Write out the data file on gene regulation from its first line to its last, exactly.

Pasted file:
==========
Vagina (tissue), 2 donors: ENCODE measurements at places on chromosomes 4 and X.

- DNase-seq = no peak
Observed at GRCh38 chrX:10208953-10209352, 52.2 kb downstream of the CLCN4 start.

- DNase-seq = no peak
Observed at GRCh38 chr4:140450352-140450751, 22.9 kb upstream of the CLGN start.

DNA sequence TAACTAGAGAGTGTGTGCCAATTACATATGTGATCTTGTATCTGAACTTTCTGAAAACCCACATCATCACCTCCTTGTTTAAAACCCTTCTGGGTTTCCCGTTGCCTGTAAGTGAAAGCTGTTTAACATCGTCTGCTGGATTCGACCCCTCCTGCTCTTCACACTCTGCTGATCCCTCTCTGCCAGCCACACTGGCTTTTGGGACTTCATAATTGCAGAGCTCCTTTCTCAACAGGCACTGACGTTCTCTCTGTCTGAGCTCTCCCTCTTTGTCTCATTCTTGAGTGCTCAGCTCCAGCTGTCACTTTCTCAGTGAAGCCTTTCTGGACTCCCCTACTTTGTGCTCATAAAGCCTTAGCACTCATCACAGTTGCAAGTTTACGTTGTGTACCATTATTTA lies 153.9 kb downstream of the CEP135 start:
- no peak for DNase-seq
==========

Vagina (tissue), 2 donors: ENCODE measurements at places on chromosomes 4 and X.

- DNase-seq = no peak
Observed at GRCh38 chrX:10208953-10209352, 52.2 kb downstream of the CLCN4 start.

- DNase-seq = no peak
Observed at GRCh38 chr4:140450352-140450751, 22.9 kb upstream of the CLGN start.

DNA sequence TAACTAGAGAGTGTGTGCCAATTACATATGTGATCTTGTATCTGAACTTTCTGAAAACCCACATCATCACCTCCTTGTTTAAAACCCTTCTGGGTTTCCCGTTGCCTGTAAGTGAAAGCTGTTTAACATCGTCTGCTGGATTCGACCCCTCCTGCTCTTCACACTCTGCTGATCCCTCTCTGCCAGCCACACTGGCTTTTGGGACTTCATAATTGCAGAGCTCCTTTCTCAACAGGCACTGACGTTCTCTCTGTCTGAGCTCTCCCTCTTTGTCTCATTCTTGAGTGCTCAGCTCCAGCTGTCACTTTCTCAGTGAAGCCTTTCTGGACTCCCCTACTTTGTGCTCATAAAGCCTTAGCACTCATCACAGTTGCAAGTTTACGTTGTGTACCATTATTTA lies 153.9 kb downstream of the CEP135 start:
- no peak for DNase-seq